IUD, and Norplant has been decreasing since 1991, which is a special concern of the national family planning program. These methods now account for only seven percent of all contraceptive-use compared to 30 percent in 1991. In the last three decades, the proportion of married women using an IUD has never exceeded two percent. The current rate of IUD-use is less than one percent (NIPORT, Mitra and Associates and ORC Macro 2009). The proportion of female sterilization reached its peak at nine percent in 1991 and declined to five percent in 2007. Likewise, male sterilization reached 1.5 percent in 1985 and then declined to 0.7 percent in 2007 (NIPORT, Mitra and Associates and ORC Macro 2009).

The low use of sterilization is related to some social prejudices and misconceptions. Findings from a qualitative study showed that men relate losing potency and ability to work with sterilization (Rob et al. 2005). Some men believe that sterilization will make them weak and debilitated, as a result of which they will not be able to do any hard physical work. Rumors and religious misunderstandings also discourage men from using sterilization. In addition, female fieldworkers have less access to men and are, therefore, not able to discuss sterilization with them. The majority of men consider it inappropriate to talk to female workers about contraceptive methods (Sabir et al. 2004). It is also not a priority for fieldworkers to talk to men about family planning (FP) methods during their routine field visits (Hossain et al. 2004).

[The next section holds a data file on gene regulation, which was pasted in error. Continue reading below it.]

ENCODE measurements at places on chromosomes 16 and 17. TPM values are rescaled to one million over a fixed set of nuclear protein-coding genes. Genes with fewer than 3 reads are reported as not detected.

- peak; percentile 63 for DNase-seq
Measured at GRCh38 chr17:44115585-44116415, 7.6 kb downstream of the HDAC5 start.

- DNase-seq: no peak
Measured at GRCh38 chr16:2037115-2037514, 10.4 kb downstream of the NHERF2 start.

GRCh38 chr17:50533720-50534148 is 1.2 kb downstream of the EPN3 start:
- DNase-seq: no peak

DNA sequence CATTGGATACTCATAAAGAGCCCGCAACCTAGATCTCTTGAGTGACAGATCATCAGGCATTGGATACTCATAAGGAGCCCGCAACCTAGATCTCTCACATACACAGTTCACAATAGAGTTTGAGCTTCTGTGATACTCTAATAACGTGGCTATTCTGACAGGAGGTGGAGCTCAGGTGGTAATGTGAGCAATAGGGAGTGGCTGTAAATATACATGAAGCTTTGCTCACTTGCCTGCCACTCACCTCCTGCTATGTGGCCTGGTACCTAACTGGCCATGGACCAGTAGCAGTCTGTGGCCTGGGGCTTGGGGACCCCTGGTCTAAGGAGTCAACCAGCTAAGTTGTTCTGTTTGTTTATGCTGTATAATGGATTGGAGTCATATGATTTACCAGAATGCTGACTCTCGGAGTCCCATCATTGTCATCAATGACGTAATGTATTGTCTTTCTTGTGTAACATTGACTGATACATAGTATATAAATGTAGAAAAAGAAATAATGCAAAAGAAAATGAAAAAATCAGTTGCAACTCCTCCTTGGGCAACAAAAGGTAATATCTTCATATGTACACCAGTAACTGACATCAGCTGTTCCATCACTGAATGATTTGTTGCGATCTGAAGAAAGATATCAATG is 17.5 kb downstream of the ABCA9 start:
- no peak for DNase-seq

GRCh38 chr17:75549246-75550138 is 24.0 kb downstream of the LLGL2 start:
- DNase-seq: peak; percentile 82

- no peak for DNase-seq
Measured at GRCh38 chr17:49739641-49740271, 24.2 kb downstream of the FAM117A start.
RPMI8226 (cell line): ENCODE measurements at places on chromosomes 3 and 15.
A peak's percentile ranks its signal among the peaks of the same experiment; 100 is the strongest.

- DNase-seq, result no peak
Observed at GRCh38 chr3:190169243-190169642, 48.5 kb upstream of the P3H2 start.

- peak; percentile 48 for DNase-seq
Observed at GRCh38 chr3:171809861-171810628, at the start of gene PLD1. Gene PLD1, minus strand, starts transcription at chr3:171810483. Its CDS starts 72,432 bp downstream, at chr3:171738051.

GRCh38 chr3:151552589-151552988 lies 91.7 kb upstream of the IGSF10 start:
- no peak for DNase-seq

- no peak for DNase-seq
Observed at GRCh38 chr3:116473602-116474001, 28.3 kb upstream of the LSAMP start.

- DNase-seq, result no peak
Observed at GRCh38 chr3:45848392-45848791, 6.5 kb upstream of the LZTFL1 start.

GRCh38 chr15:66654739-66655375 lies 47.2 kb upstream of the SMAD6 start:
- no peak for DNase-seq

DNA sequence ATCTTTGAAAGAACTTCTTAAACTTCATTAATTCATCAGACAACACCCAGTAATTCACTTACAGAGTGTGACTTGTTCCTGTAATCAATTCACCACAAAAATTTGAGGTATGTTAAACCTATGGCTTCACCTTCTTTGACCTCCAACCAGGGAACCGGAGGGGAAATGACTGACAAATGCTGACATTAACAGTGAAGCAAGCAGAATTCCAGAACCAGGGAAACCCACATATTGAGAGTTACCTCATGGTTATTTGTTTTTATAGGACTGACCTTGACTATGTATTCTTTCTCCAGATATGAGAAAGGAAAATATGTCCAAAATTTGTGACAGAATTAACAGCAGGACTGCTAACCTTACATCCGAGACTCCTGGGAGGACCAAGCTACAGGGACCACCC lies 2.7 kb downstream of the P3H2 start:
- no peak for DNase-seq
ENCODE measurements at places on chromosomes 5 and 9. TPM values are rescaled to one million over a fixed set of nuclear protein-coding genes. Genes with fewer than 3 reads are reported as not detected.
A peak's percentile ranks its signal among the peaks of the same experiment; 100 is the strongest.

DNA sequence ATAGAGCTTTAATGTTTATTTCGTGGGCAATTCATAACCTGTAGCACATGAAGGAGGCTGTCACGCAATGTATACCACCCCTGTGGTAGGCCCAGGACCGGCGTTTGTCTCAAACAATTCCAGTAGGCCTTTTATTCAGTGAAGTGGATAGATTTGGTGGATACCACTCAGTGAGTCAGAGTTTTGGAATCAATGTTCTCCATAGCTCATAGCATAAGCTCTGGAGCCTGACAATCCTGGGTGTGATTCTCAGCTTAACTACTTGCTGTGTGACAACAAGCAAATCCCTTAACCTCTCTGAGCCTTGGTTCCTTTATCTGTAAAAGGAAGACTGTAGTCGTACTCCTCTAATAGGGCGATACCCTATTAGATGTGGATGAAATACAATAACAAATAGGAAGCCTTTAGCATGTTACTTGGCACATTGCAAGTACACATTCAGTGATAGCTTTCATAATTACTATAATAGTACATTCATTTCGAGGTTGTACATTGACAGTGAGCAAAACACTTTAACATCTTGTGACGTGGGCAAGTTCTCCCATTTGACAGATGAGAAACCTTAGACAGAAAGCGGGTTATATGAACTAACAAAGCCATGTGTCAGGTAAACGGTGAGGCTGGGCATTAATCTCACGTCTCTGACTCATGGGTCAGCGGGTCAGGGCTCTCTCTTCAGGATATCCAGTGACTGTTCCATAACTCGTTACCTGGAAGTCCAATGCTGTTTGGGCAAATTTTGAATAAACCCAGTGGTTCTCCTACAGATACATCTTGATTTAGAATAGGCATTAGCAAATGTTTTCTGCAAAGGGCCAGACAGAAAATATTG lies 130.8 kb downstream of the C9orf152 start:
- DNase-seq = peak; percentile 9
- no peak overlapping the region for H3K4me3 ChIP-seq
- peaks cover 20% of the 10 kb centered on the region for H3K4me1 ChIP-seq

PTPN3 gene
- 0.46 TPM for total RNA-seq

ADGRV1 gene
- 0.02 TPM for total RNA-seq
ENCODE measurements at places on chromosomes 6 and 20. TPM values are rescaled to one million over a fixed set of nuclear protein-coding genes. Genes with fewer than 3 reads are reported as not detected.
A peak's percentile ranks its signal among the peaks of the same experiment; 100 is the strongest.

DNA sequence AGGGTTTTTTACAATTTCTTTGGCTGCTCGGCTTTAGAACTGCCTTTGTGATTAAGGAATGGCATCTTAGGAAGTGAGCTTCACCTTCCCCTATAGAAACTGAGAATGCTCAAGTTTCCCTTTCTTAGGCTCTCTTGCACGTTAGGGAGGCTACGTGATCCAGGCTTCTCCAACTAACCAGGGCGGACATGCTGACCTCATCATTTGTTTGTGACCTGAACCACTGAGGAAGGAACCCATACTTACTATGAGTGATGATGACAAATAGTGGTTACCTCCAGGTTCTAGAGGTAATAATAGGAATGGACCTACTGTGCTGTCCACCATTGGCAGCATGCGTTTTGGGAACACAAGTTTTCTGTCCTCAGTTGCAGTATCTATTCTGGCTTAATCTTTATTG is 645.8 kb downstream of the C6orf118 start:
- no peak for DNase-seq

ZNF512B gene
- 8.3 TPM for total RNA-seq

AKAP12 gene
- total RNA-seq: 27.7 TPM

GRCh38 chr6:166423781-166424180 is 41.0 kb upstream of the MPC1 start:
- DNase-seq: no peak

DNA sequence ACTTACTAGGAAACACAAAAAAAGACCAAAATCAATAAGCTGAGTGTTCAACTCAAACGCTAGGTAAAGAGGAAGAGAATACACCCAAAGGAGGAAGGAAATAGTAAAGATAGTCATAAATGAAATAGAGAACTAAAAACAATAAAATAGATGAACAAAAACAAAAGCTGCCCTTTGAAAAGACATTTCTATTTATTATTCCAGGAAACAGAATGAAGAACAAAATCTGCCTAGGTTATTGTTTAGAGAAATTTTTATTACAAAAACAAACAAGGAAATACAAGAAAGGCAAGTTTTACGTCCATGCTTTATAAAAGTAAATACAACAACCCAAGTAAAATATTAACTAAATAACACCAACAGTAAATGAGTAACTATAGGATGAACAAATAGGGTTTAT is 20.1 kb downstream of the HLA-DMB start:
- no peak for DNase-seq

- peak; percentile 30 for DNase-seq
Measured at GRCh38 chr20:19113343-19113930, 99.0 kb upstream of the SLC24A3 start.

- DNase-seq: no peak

Of the women who chose sterilization, one-third reported experiencing method-related problems. The number of women regretting sterilization increased to 15 percent in 2004 from 11 percent in 1999-2000 (NIPORT, Mitra and Associates, and ORC Macro 2005). As Loaiza (1995) pointed out, some level of regret can be expected with any permanent method of contraception, but a high level of regret could be viewed as an indication of the poor quality of care. Women and men are more likely to regret having the operation due to inadequate counseling.